The newest edition of Texas Monthly has a lengthy profile of candidate (for something) Bill White, erstwhile mayor of Houston.
The first few grafs give the flavor:
by S.C. Gwynne
Mayor Bill is on the move. Strapped into the passenger seat of an unmarked Lincoln Town Car, cell phone stuck firmly to his ear, he rolls through the vast grid of streets. He issues orders, barks out instructions. In the waning days of August 2005, something terrible has happened, and in some ineffable, fate-ridden way, it has fallen to him to fix it.
That terrible thing is Hurricane Katrina. The storm, which has slammed into the Gulf Coast, has also loosed a flood of evacuees. Of these, 200,000 have landed in Houston. There is no guidebook or FEMA manual that addresses such a massive shelter operation. In Dallas, 30,000 victims have arrived, and Mayor Laura Miller is already complaining that her city is nearing the saturation point. In Houston, 30,000 people will come through the Astrodome alone.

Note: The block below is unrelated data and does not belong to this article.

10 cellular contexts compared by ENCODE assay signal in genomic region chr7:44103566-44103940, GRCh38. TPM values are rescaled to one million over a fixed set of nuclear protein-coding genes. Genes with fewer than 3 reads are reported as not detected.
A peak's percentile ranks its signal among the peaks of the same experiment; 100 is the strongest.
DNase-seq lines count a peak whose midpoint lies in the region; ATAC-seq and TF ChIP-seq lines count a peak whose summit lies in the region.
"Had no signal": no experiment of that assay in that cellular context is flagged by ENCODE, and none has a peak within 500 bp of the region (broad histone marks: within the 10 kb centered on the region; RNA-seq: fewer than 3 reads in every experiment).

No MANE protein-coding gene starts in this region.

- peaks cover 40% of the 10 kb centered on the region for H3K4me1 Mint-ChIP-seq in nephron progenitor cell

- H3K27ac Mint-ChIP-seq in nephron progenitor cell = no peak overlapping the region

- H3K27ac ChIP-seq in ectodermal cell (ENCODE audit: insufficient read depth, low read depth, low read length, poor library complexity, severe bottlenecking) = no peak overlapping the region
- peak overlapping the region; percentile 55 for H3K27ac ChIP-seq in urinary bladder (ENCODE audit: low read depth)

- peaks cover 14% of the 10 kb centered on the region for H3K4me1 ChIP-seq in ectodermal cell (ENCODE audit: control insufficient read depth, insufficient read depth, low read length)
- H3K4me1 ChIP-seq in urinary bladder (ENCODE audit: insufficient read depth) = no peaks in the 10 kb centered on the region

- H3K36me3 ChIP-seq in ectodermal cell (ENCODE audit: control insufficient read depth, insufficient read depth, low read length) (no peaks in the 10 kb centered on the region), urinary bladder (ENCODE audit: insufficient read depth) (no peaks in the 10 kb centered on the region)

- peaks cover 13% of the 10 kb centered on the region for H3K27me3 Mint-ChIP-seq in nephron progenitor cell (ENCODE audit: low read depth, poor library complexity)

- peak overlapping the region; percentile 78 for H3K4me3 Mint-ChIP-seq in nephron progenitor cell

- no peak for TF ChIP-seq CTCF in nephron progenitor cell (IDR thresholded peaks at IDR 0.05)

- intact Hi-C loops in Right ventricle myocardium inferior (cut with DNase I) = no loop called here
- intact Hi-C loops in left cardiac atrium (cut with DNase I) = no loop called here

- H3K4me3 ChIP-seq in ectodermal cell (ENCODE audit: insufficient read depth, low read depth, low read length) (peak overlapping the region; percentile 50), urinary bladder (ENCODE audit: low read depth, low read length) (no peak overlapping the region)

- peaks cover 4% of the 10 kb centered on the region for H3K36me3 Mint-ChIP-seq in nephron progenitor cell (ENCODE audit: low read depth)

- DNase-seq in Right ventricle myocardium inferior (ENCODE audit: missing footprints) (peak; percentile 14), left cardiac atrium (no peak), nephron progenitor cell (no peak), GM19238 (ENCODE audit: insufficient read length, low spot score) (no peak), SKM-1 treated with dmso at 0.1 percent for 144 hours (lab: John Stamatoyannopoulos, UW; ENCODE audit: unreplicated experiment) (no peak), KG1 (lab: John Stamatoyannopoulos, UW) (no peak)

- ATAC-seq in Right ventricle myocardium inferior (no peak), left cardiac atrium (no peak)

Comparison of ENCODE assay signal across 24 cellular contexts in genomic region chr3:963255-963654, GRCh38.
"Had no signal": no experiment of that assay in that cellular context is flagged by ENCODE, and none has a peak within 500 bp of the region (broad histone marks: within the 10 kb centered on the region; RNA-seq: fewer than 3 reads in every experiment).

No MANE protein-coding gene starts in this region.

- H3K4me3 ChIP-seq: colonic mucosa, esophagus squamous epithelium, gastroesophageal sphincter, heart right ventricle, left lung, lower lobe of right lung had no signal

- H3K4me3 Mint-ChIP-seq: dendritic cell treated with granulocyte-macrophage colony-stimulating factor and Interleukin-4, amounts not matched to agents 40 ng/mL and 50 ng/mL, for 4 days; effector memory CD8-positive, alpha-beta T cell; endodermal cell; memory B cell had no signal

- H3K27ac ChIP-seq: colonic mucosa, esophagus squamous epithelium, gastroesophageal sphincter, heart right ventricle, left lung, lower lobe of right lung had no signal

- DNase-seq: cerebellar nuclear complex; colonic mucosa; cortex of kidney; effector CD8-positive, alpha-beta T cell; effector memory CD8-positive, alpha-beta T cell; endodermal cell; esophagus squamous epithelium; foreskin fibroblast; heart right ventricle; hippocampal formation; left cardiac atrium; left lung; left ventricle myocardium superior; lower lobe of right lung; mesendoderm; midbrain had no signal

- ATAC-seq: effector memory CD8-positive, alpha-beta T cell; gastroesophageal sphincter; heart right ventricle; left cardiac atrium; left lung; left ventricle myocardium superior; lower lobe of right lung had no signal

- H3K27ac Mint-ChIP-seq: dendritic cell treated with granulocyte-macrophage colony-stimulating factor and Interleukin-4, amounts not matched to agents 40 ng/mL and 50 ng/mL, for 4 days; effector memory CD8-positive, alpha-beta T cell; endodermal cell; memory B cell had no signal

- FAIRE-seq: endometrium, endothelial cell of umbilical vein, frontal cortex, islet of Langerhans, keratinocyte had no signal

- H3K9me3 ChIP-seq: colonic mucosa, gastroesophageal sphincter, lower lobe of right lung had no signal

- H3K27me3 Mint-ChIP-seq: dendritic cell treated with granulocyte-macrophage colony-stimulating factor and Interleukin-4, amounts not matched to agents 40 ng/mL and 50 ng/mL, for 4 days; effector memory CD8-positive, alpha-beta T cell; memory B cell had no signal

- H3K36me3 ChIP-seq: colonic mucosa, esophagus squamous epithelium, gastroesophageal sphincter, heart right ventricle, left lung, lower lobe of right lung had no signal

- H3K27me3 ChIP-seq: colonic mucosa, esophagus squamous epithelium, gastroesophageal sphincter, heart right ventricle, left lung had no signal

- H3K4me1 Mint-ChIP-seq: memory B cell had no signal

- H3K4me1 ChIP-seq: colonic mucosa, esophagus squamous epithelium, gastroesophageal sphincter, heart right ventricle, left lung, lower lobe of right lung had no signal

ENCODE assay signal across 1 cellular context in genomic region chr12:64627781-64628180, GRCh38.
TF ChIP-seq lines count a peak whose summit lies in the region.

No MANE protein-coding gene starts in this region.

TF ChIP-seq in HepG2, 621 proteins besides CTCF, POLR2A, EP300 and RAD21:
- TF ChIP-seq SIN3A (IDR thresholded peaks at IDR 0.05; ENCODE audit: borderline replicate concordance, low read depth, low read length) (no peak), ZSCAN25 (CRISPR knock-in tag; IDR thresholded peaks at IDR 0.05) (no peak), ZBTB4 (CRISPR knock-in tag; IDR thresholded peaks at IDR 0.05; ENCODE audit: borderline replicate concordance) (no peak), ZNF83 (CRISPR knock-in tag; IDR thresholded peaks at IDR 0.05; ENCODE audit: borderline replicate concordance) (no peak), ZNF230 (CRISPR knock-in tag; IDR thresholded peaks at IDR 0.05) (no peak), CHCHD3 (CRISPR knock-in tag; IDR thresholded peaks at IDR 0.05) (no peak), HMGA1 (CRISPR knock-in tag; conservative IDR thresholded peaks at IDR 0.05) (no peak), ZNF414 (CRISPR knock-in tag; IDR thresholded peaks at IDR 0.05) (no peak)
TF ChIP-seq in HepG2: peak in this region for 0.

This is Mayor Bill's problem. This is why he is pounding through the city at all hours of the day and night in the wilting, late-summer heat. He is learning, as the rest of America will soon realize, to its horror, that the federal government cannot be counted on for much of anything. Nor, really, can the State of Texas. Nor, really, can anyone else. No one knows what to do.
Except, as it turns out, Mayor Bill. In those first moments of chaos, he makes a large conceptual leap: The evacuees are not going home. Almost no one believes this, because it's unthinkable that a single city could possibly absorb so many people. Mayor Bill believes this. Even better, he has a plan. Well, it is more of an objective, with the details to follow. But it is an extraordinary idea. "The overriding policy goal," he will say later, "was to treat people the way we would want to be treated. We wanted people to be on the path to living with independence and dignity, to finding work and getting their children in school." Permanently. Mayor Bill is old-fashioned: a Sunday school teacher who believes in the mysteries of God and in the quaint notion that people are inherently kind and generous. Each time he welcomes someone into the shelters, he offers a verse from the New Testament: "When I was hungry, you fed me. When I needed shelter, you took me in." The Book of Matthew is the overriding policy goal.
"The Book of Matthew is the overriding policy goal"?
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They must be furious at White For Whatever headquarters.